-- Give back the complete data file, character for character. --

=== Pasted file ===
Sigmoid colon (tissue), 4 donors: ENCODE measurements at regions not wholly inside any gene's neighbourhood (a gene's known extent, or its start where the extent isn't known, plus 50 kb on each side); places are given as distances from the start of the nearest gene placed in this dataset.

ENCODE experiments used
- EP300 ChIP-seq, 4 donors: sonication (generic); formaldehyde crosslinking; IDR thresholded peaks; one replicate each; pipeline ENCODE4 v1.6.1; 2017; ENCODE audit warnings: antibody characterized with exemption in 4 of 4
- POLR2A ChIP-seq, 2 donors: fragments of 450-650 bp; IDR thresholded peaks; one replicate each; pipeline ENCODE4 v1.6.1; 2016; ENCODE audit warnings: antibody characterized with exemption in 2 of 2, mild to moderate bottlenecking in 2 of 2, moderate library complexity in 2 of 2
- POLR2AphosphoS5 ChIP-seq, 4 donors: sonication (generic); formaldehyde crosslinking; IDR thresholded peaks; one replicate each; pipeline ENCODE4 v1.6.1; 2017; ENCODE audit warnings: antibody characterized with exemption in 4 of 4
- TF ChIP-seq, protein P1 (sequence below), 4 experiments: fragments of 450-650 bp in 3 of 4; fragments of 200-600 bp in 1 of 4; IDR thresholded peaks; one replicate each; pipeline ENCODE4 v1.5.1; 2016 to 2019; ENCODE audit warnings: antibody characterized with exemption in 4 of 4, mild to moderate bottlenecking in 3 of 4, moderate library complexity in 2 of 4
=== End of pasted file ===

Sigmoid colon (tissue), 4 donors: ENCODE measurements at regions not wholly inside any gene's neighbourhood (a gene's known extent, or its start where the extent isn't known, plus 50 kb on each side); places are given as distances from the start of the nearest gene placed in this dataset.

ENCODE experiments used
- EP300 ChIP-seq, 4 donors: sonication (generic); formaldehyde crosslinking; IDR thresholded peaks; one replicate each; pipeline ENCODE4 v1.6.1; 2017; ENCODE audit warnings: antibody characterized with exemption in 4 of 4
- POLR2A ChIP-seq, 2 donors: fragments of 450-650 bp; IDR thresholded peaks; one replicate each; pipeline ENCODE4 v1.6.1; 2016; ENCODE audit warnings: antibody characterized with exemption in 2 of 2, mild to moderate bottlenecking in 2 of 2, moderate library complexity in 2 of 2
- POLR2AphosphoS5 ChIP-seq, 4 donors: sonication (generic); formaldehyde crosslinking; IDR thresholded peaks; one replicate each; pipeline ENCODE4 v1.6.1; 2017; ENCODE audit warnings: antibody characterized with exemption in 4 of 4
- TF ChIP-seq, protein P1 (sequence below), 4 experiments: fragments of 450-650 bp in 3 of 4; fragments of 200-600 bp in 1 of 4; IDR thresholded peaks; one replicate each; pipeline ENCODE4 v1.5.1; 2016 to 2019; ENCODE audit warnings: antibody characterized with exemption in 4 of 4, mild to moderate bottlenecking in 3 of 4, moderate library complexity in 2 of 4